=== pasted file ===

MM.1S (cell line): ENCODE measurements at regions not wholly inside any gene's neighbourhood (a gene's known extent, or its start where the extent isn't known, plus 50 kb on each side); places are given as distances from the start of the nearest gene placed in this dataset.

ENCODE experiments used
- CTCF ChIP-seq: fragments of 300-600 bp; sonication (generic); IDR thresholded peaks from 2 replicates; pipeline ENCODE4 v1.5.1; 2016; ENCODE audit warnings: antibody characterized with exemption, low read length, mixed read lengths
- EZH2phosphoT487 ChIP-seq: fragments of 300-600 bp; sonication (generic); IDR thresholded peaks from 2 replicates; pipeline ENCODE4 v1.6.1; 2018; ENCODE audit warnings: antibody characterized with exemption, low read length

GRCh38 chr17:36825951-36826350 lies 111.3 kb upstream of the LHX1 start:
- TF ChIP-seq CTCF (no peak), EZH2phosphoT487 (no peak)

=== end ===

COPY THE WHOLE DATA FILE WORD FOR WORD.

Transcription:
MM.1S (cell line): ENCODE measurements at regions not wholly inside any gene's neighbourhood (a gene's known extent, or its start where the extent isn't known, plus 50 kb on each side); places are given as distances from the start of the nearest gene placed in this dataset.

ENCODE experiments used
- CTCF ChIP-seq: fragments of 300-600 bp; sonication (generic); IDR thresholded peaks from 2 replicates; pipeline ENCODE4 v1.5.1; 2016; ENCODE audit warnings: antibody characterized with exemption, low read length, mixed read lengths
- EZH2phosphoT487 ChIP-seq: fragments of 300-600 bp; sonication (generic); IDR thresholded peaks from 2 replicates; pipeline ENCODE4 v1.6.1; 2018; ENCODE audit warnings: antibody characterized with exemption, low read length

GRCh38 chr17:36825951-36826350 lies 111.3 kb upstream of the LHX1 start:
- TF ChIP-seq CTCF (no peak), EZH2phosphoT487 (no peak)